The block was accomplished by the most experienced doctor. The block was performed using a portable ultrasound system with linear high-frequency transducer (HFL-38) to get the sonographic anatomy of brachial plexus in the transverse and longitudinal planes.
Under aseptic conditions, the ultrasound probe was situated parallel to the clavicle in the supraclavicular area to show the plexus as a “bunch of grapes” or as having a “honeycomb” appearance. The block was done with a short beveled echogenic needle 5 cm, 22 G for optimal control and visibility. The predetermined volume of 32 ml was injected around the brachial plexus after negative aspiration to avoid inadvertent intravascular injection. Distension of brachial plexus sheath was regarded as an indication of successful block. A massage for 5 min was applied to aid an equal volume distribution.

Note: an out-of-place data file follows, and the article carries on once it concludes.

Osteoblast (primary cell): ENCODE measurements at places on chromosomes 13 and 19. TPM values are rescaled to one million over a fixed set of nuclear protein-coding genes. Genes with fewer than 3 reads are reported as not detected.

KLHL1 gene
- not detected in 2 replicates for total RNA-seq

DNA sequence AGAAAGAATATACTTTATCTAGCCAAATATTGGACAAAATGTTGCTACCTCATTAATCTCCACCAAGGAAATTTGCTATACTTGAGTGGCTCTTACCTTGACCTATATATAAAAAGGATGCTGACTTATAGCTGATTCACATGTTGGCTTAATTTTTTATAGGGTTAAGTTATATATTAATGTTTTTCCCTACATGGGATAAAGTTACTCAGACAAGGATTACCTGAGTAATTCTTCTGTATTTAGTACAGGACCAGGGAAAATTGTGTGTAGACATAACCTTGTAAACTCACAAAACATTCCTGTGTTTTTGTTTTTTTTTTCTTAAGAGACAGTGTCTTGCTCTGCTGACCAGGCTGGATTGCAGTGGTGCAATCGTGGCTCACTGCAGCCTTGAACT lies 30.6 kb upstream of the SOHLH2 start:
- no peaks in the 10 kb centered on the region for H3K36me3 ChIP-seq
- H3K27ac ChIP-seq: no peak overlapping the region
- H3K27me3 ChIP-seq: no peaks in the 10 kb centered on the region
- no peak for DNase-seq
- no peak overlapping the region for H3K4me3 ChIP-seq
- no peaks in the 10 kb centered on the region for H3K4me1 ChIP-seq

The sensory block onset was evaluated by pinprick method using a 3-point scale for pain (0 for no pain, 1 for blunt pain, 2 for sharp pain) and contrasted to equivalent stimulus on opposite arm. The sensory block onset was the time between the end of the local anesthetic (LA) injection to first disappearance of pinprick sensation in any dermatome (C5-T1), and duration of analgesia in the postoperative period was the time interval from end of LA administration till the patient request for the rescue analgesia.